Inventory restocking pace gutted This was the single biggest negative swing factor in the first-quarter’s downward GDP revision. Because of the difficult winter and concerns about softening end-market demand, businesses sharply reduced their elevated inventory levels during the first quarter of 2014, adding only $49 billion, down from an initial inventory restocking estimate of $87.4 billion. By comparison, businesses had added $111.7 billion and $115.7 billion in inventories in the fourth and third quarters, respectively. That represents a revised first-quarter inventory drag of 1.62 percentage points, nearly triple the Commerce Department’s initial estimate of a 0.57 percentage point reduction from GDP growth and the largest such drag since the fourth quarter of 2012. The silver lining, of course, is that if economic growth does, indeed, recover from here, we could see the advent of a new inventory restocking cycle commence in this year’s second half, which will boost GDP growth.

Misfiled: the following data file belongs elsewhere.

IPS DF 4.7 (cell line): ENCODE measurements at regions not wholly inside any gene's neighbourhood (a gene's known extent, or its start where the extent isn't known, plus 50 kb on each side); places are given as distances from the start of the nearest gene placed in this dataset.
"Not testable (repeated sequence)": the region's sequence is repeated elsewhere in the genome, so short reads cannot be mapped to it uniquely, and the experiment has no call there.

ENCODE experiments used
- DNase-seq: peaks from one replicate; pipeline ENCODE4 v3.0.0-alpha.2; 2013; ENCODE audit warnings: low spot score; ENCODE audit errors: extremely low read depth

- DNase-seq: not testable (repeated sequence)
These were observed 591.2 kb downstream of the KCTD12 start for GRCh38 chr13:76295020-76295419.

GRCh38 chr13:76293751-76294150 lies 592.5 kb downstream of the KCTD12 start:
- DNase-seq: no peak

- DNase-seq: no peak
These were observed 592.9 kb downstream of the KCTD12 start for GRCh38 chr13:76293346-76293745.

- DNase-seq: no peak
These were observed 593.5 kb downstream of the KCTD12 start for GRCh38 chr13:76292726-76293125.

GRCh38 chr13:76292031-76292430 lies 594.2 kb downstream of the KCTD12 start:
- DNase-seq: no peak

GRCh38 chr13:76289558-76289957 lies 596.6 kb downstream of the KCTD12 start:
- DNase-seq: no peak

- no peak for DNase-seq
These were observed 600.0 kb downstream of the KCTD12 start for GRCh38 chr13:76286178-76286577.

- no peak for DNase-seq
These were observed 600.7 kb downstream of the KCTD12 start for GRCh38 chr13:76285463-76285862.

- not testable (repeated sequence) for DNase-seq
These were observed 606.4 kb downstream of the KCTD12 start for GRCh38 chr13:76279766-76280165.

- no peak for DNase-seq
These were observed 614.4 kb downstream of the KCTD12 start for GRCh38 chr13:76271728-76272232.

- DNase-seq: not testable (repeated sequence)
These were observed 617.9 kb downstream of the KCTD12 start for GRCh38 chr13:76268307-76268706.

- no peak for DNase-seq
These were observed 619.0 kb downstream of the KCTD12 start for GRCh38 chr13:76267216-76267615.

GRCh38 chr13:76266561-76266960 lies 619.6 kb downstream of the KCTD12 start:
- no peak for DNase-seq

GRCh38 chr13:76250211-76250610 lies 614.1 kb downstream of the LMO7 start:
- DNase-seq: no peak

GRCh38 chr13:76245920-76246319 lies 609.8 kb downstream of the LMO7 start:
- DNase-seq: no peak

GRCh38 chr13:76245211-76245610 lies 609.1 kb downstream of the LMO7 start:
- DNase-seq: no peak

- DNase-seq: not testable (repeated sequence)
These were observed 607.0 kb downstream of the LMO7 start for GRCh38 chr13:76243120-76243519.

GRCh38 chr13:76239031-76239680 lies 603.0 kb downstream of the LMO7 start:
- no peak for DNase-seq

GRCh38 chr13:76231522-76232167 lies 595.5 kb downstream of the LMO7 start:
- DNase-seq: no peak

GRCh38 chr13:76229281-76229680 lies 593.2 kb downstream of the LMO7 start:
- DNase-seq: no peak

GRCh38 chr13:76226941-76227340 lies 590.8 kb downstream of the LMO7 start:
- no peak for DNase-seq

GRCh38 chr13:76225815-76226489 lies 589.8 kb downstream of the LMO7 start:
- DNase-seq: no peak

Trade deficit worsens Exports were less bad upon further review, falling by only (6.0%) instead of the initial estimate of a (7.6%) first-quarter decline, compared with a robust 9.5% increase in the fourth quarter to record levels. But imports actually rose by 0.7% in the first quarter versus an initially estimated (1.4%) first-quarter drop. Imports had risen by 1.5% in the fourth quarter. Taken together, net trade subtracted 0.95 percentage points from first-quarter GDP—the worst reading since the second quarter of 2010—compared with an initial 0.83 percentage-point subtraction from first-quarter GDP growth. But the good news here is that imports were revised positive, which implies continued economic strength among U.S. consumers. The trend in exports is largely beyond our control, driven by the economic strength of our trading partners and the relative swing of their currencies compared with the dollar.